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Geneva: Saakashvili is called to account

09.03.2011  |  12:29

14343.jpegAnother round of talks on stability and security in South Caucasus took place in Geneva attended by representatives of Georgia, Abkhazia, South Ossetia, Russia, the USA and a number of international organizations. Among key topics were bellicose statements by Georgian president Mikheil Saakashvili who invited to celebrate the next New Year in Sukhum making it clear that Tbilisi is still at war with Moscow. GeorgiaTimes correspondent discussed possible signature of a non-aggression pact that the Russian, Abkhaz and South Ossetian sides have been actively pressing for lately, with Maxim Grigoryev, director of Democracy Problems Research Foundation.


All recent discussions of South Caucasus problems held in Geneva arrive at a dead end for one reason: while Mikheil Saakashvili pretends to be a peace maker swearing he will never use force against Abkhazia and South Ossetia again, Tbilisi does nothing to sign "a non-aggression" pact with two Transcaucasian republics.

Firstly, according to Sakartvelo diplomats that continue to consider Tskhinval and Sukhum as Georgian towns in neglect of a new reality, it's inadmissible to sign documents with Georgian territories. Secondly, from time to time the leaders of the republic call to bring Abkhazia and South Ossetia back. For instance, not long ago Mikheil Saakashvili invited people of Georgia to "celebrate the next new year in Sukhum" apparently forgetting his peaceful promises. He added that presently Georgia is still "at war" with Russia. 

Naturally, Abkhazia was extremely alarmed at this statement. The ministry of foreign affairs of the republic reiterates that the words of the Georgian president are an unveiled call to start preparations for a new military aggression against Abkhazia and South Ossetia. "Georgia confirmed that its army is making serious preparations for a new large-scale military provocation and so-called peaceful statements of Georgian president of November 24, 2010 in European Parliament were an attempt to disguise Georgia's ceaseless desire to continue hostilities", - the official statement reads.

Moscow did not keep silent either. At the recent round of Geneva talks Russian diplomats spoke about Saakashvili's contradictory statements. "Before August 2008 we heard similar statements that brought pitiful results to international security and regional stability. Now these things are repeated", - Russia's deputy FM Grigory Karasin said. According to him, Moscow is not going to guarantee non-use of force to Georgia as Tbilisi wants since that would be unlawful. "It is unacceptable to us for one simple reason - we are not a conflicting party and we have never been. This is absolutely unjustified on our part", - Interfax quotes.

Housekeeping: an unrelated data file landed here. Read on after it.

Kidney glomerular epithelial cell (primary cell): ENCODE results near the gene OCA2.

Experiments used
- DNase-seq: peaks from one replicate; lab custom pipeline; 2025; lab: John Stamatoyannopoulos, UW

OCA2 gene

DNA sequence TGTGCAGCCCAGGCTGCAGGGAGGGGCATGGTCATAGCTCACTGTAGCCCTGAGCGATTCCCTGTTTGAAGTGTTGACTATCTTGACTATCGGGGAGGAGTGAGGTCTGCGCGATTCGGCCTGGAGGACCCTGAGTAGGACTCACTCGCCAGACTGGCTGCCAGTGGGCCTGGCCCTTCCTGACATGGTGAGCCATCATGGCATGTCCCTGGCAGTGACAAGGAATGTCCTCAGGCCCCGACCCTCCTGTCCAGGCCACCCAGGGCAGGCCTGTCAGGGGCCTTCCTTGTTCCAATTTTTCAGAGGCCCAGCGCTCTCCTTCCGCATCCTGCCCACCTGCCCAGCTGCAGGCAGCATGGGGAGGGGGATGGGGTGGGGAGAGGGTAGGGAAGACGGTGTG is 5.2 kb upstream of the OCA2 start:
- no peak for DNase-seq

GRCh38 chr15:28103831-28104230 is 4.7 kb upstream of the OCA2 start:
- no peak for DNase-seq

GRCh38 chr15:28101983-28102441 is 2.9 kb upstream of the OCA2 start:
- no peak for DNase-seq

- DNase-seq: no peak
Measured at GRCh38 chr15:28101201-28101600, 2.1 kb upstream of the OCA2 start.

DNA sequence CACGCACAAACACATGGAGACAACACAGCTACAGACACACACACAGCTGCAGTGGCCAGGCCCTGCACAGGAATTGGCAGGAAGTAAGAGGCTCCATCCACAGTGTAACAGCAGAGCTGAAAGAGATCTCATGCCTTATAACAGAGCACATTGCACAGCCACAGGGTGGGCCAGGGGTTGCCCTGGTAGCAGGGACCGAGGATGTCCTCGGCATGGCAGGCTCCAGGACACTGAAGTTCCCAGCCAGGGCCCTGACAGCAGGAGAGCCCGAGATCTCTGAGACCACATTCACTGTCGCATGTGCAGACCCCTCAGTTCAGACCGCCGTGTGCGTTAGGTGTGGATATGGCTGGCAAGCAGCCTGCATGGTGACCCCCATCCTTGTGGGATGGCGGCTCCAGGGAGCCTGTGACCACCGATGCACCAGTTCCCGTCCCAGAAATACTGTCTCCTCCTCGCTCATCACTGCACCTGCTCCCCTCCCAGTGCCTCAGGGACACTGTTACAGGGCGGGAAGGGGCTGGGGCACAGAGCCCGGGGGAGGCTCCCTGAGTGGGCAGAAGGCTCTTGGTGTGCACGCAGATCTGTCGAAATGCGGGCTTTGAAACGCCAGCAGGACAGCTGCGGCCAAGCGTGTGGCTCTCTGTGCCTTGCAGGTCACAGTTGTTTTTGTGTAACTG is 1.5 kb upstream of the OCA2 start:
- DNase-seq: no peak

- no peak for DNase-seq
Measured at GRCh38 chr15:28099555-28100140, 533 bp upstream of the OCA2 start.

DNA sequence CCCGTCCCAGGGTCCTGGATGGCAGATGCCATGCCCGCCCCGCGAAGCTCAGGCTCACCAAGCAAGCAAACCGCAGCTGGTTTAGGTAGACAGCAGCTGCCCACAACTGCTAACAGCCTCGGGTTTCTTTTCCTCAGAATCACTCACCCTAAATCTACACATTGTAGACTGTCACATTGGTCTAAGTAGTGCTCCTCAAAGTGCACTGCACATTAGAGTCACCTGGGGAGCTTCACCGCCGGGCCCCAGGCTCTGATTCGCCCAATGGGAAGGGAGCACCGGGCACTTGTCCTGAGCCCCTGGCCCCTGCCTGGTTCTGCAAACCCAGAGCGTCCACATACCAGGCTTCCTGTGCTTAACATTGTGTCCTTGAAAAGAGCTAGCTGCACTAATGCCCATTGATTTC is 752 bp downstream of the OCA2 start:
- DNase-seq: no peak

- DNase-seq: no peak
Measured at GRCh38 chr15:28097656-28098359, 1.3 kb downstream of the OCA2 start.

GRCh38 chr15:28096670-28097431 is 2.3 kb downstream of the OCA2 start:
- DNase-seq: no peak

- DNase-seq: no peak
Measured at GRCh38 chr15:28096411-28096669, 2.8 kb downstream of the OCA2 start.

In Switzerland the Russian side confirmed its readiness to act as a guarantor of non-repetition of a war between Georgia, Abkhazia and South Ossetia. To prevent it Russia deployed military bases in Transcaucasian republics. Presently these are constraining factors for Saakashvili's aggressive regime. Grigory Karasin reminded that if Tbilisi does not want to sign any documents with Tskhinval and Sukhum, the compromise can be reached in unilateral declarations without countersignatures. Nonetheless, today the Georgian side is not ready for that.

GeorgiaTimes correspondent discussed Mikheil Saakashvili's contradictory statements and prospects of signing a non-use of force agreement with Maxim Grigoryev, a well-known Russian expert.

- I don't think that with Saakashvili as president Georgia will want to sign any documents with South Ossetia or Abkhazia. That would mean an indirect recognition of their independence for Tbilisi. Georgian leaders try to demonstrate their readiness to start negotiations, to improve their image displaying their general negotiability for the West. Yet, Tbilisi does not want any agreements with Tskhinval and Sukhum.  Signing such agreements with Russia makes no sense at all since any aggression is out of question.

- What is there to say about Saakashvili's peaceful statements and his inertness to sign a non-aggression pact?

- Saakashvili's statements are extremely relative and must not be taken seriously. Politics of Georgian leadership throws a shadow of some PR-activity with a strong element of farce and profanation.

- What is the prospect of signing a unilateral peace declaration the Russian side presently insists on?

- From a legal point of view this declaration does make sense. Still, if the situation in Georgia changes this agreement will be neglected. Though certainly any globally recognized legal statement Tbilisi will make on non-use of force against South Ossetia and Abkhazia must be favored, naturally.

Ruslan Chigoev

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